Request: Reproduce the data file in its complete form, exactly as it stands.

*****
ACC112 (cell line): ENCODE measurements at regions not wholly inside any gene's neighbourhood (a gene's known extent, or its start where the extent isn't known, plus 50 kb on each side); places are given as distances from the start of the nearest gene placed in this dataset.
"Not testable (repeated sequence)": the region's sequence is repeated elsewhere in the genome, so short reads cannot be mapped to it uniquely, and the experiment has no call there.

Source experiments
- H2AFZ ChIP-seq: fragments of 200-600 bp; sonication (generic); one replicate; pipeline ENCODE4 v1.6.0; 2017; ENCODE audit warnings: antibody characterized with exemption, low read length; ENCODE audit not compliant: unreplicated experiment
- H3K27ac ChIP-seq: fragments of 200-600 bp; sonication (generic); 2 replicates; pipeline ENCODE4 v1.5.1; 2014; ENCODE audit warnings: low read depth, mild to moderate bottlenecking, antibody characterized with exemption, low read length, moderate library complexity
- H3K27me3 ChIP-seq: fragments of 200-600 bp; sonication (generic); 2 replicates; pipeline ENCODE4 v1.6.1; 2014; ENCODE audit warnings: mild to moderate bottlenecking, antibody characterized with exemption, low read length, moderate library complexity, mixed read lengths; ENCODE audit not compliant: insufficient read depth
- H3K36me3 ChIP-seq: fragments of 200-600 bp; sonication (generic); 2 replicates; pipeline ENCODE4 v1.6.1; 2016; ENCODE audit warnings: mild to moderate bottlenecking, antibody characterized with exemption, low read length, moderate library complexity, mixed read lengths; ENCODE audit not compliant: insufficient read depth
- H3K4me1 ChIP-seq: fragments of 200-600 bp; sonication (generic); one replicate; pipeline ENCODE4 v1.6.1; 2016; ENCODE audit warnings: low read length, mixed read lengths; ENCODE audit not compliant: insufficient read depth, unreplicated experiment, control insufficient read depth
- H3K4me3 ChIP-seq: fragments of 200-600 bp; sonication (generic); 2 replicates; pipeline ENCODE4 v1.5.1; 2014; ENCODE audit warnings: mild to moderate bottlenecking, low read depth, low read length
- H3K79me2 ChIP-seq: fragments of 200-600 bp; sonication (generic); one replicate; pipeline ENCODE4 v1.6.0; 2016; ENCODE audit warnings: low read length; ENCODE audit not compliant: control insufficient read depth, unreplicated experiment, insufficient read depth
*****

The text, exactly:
ACC112 (cell line): ENCODE measurements at regions not wholly inside any gene's neighbourhood (a gene's known extent, or its start where the extent isn't known, plus 50 kb on each side); places are given as distances from the start of the nearest gene placed in this dataset.
"Not testable (repeated sequence)": the region's sequence is repeated elsewhere in the genome, so short reads cannot be mapped to it uniquely, and the experiment has no call there.

Source experiments
- H2AFZ ChIP-seq: fragments of 200-600 bp; sonication (generic); one replicate; pipeline ENCODE4 v1.6.0; 2017; ENCODE audit warnings: antibody characterized with exemption, low read length; ENCODE audit not compliant: unreplicated experiment
- H3K27ac ChIP-seq: fragments of 200-600 bp; sonication (generic); 2 replicates; pipeline ENCODE4 v1.5.1; 2014; ENCODE audit warnings: low read depth, mild to moderate bottlenecking, antibody characterized with exemption, low read length, moderate library complexity
- H3K27me3 ChIP-seq: fragments of 200-600 bp; sonication (generic); 2 replicates; pipeline ENCODE4 v1.6.1; 2014; ENCODE audit warnings: mild to moderate bottlenecking, antibody characterized with exemption, low read length, moderate library complexity, mixed read lengths; ENCODE audit not compliant: insufficient read depth
- H3K36me3 ChIP-seq: fragments of 200-600 bp; sonication (generic); 2 replicates; pipeline ENCODE4 v1.6.1; 2016; ENCODE audit warnings: mild to moderate bottlenecking, antibody characterized with exemption, low read length, moderate library complexity, mixed read lengths; ENCODE audit not compliant: insufficient read depth
- H3K4me1 ChIP-seq: fragments of 200-600 bp; sonication (generic); one replicate; pipeline ENCODE4 v1.6.1; 2016; ENCODE audit warnings: low read length, mixed read lengths; ENCODE audit not compliant: insufficient read depth, unreplicated experiment, control insufficient read depth
- H3K4me3 ChIP-seq: fragments of 200-600 bp; sonication (generic); 2 replicates; pipeline ENCODE4 v1.5.1; 2014; ENCODE audit warnings: mild to moderate bottlenecking, low read depth, low read length
- H3K79me2 ChIP-seq: fragments of 200-600 bp; sonication (generic); one replicate; pipeline ENCODE4 v1.6.0; 2016; ENCODE audit warnings: low read length; ENCODE audit not compliant: control insufficient read depth, unreplicated experiment, insufficient read depth